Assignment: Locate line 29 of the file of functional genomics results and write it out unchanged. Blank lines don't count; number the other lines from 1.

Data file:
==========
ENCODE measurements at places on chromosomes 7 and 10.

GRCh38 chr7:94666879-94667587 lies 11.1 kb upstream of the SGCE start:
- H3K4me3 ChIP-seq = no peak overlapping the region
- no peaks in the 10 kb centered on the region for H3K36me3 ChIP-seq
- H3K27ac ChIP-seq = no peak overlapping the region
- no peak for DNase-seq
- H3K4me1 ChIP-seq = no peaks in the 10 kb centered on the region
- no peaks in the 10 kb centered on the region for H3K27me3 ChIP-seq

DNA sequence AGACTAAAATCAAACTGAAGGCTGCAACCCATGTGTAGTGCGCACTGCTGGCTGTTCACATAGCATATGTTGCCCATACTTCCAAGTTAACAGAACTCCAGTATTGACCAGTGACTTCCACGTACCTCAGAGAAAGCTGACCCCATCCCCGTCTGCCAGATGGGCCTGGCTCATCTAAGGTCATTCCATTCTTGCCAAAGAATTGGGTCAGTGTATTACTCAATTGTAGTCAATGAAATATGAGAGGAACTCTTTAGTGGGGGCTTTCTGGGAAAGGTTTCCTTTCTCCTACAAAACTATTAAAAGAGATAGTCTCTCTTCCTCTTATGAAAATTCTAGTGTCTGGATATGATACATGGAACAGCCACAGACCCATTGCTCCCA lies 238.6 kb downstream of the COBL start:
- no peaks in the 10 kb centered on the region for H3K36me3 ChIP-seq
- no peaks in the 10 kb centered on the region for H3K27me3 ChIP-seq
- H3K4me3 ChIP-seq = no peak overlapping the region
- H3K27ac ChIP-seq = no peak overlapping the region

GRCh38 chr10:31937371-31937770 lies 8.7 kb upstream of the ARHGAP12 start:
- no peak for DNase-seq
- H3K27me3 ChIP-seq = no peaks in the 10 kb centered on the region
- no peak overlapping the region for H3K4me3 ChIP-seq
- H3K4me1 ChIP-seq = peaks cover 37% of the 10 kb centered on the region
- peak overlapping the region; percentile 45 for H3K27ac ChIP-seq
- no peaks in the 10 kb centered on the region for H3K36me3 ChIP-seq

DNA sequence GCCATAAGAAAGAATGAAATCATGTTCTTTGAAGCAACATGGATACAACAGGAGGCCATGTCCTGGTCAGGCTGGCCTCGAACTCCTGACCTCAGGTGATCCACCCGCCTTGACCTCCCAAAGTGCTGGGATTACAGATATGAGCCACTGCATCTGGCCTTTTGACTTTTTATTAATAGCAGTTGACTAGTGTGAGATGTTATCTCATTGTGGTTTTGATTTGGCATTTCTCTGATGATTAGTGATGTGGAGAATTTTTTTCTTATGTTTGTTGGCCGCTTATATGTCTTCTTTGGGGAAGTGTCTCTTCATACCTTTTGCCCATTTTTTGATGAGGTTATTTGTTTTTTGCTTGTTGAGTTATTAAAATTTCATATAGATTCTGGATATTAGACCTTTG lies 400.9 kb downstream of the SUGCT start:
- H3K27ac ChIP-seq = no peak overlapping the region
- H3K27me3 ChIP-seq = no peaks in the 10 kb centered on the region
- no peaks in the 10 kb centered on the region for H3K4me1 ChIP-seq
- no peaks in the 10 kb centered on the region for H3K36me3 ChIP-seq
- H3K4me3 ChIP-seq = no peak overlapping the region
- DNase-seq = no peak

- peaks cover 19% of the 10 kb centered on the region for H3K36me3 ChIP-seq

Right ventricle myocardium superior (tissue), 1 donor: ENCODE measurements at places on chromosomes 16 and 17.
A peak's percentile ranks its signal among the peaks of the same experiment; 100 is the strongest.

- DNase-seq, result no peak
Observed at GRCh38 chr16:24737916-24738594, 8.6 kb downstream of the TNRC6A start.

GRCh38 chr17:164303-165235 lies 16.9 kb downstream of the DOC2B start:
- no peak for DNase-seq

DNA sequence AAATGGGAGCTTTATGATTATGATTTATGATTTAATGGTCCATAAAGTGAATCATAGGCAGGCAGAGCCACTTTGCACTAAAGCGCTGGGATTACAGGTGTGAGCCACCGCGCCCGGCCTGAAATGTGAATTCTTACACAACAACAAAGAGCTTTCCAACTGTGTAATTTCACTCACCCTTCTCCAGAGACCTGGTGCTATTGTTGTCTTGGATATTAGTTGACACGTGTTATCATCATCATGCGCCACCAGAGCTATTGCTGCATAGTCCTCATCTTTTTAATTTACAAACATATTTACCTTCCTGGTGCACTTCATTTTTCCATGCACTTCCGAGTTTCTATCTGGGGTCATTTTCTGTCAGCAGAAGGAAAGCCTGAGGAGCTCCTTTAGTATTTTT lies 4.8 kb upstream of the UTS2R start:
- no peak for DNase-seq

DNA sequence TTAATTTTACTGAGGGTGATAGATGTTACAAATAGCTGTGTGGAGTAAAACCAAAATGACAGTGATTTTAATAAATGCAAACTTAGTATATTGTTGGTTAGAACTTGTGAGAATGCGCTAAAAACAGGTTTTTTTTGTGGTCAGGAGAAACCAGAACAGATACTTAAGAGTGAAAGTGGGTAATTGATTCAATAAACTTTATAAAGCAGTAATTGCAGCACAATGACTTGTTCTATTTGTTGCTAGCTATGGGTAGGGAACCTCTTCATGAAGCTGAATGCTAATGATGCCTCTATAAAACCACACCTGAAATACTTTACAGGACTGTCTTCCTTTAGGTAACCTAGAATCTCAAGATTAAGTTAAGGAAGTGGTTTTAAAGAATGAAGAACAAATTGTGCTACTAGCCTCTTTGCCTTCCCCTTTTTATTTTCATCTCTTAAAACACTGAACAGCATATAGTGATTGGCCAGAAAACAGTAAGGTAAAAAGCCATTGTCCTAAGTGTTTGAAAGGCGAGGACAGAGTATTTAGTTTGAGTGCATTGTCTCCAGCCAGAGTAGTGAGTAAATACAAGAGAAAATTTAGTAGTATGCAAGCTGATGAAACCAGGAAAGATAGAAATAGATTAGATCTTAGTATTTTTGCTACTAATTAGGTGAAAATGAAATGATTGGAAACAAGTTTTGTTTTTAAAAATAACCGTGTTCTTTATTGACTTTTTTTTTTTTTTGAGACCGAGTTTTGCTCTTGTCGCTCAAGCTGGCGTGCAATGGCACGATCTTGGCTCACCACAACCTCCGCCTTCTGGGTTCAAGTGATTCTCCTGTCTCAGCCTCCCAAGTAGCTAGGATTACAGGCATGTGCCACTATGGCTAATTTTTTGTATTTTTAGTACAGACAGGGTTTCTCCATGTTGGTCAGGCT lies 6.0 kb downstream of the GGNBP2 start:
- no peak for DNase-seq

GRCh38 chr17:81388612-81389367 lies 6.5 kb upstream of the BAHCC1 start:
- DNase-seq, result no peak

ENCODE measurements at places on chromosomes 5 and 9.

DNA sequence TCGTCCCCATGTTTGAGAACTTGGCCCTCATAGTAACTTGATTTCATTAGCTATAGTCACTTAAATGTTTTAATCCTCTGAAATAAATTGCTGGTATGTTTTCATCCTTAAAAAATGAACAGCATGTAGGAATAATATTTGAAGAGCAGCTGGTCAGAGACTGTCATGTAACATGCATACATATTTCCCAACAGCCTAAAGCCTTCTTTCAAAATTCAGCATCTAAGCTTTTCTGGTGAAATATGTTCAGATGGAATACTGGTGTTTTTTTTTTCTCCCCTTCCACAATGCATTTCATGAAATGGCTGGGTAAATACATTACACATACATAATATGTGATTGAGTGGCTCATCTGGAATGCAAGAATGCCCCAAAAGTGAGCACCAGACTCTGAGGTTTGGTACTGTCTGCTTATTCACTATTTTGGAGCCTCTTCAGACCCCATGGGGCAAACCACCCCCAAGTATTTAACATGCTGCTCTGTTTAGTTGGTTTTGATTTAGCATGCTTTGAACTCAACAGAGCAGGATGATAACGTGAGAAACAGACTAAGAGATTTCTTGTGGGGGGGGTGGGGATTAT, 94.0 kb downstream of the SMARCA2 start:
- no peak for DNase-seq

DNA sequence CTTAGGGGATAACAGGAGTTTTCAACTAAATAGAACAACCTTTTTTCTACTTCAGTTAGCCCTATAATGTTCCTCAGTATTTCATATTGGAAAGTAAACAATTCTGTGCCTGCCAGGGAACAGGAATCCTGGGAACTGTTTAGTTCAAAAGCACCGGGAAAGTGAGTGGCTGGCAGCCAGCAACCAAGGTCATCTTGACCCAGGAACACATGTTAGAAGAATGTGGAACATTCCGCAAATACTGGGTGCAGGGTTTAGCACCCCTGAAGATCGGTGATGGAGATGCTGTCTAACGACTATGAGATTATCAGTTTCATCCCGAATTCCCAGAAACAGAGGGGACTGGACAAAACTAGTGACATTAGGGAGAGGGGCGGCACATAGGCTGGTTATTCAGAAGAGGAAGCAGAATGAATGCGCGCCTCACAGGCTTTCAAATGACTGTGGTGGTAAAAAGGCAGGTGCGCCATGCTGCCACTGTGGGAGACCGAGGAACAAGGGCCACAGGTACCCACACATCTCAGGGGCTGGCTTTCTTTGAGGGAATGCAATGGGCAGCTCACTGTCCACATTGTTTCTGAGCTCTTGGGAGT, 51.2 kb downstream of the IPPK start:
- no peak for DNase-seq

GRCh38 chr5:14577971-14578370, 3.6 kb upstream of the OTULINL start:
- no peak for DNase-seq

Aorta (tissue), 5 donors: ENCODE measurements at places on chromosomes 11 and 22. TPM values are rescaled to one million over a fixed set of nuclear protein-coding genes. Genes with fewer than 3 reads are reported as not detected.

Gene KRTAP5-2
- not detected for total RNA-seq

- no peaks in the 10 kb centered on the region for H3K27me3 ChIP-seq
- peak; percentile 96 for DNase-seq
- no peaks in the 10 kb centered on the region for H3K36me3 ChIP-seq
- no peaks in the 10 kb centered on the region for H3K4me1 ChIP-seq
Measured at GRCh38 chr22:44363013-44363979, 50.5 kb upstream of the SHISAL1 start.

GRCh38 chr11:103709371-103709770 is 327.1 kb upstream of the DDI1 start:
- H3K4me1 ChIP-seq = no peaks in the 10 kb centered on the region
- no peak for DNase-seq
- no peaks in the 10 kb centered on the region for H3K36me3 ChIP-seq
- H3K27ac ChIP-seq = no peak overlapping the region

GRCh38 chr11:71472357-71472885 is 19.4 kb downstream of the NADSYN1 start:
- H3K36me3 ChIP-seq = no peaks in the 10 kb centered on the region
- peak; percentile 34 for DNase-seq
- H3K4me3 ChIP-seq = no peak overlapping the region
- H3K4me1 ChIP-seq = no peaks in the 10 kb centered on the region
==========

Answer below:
Right ventricle myocardium superior (tissue), 1 donor: ENCODE measurements at places on chromosomes 16 and 17.